The Conservative-Libderal Democrat coalition that took the reins of power in 2010 implemented a programme of austerity in order to try and bring the country's gaping structural deficit under control, efforts which ultimately succeeded.
But similar efforts in the Eurozone shows how economic growth can be killed off at a time when it is most needed.
"The Eurozone subsequently slipped back into recession starting in late 2011, and fiscal tightening exerted significant headwinds on economic growth in many other major economies in 2011 and 2012," says Bryson.
Bryson says it appears that another episode of fiscal tightening may be in store over the next two years.
The warnings come as the ONS reports the UK suffered its largest collapse in economic activity in history in 2020 meaning the country's economy must put in substantial GDP prints if the lost output is to be recovered and living standards return to pre-crisis levels.
Most economists now expect the UK to experience a strong recovery in 2021 as households spend pent-up savings and the economy is gradually unlocked.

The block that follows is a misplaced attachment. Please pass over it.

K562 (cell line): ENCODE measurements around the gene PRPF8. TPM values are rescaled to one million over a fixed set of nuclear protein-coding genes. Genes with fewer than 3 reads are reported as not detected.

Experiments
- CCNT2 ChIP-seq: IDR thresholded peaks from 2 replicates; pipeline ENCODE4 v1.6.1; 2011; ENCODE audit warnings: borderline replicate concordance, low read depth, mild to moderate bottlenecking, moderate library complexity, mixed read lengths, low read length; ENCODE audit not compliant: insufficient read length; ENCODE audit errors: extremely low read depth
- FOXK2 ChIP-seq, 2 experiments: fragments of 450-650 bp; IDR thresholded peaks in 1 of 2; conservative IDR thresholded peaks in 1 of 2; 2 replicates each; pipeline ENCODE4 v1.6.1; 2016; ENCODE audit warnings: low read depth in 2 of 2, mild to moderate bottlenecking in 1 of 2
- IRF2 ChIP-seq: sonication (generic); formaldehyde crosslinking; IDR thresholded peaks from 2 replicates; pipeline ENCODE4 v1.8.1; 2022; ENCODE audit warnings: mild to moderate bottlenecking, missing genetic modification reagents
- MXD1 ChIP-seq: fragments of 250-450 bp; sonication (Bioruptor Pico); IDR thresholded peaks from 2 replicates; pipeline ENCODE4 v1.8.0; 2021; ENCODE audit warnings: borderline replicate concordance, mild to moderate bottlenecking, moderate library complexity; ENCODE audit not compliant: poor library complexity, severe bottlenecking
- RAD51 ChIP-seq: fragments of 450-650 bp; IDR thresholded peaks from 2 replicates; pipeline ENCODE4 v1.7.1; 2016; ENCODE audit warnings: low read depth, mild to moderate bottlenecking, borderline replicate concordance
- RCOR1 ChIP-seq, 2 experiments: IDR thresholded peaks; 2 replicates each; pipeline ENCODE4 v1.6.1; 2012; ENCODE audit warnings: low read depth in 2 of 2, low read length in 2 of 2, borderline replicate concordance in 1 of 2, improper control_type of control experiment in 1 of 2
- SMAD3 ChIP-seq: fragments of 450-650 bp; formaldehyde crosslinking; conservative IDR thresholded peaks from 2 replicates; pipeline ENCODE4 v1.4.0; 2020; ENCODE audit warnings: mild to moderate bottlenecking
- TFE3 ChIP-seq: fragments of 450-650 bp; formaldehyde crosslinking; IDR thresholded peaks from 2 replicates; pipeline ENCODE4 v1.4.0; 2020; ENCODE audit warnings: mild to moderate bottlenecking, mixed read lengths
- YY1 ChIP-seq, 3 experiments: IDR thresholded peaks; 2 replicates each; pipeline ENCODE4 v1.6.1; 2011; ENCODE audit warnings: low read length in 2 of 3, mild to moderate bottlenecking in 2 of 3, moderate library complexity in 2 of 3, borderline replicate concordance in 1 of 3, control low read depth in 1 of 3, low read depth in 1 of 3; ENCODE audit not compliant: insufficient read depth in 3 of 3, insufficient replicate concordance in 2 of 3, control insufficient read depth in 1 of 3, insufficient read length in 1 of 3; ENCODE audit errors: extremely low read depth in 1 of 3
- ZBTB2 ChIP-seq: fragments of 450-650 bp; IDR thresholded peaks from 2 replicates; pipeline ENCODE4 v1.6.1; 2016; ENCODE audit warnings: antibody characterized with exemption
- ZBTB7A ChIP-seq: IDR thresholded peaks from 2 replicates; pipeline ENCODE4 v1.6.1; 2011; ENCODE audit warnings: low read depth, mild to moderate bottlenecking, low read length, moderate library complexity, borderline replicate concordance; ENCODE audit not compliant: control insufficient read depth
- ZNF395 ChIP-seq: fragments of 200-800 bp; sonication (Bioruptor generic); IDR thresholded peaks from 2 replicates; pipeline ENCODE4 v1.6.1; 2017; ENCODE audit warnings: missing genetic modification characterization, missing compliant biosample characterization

But the scope of that recovery could have as much to do as decisions taken by Chancellor Rishi Sunak as it does with household behaviour.
"Fiscal consolidation likely will occur in most major economies over the next two years, although to differing degrees. In some countries, specifically, Japan, Canada and the United Kingdom, the fiscal tightening that is planned in 2021 and 2022 significantly exceeds the degree of consolidation that was implemented a decade ago," says Bryson.
The following graphic shows the scale of tightening being envisaged by major economies now, compared to the previous crisis of 2010: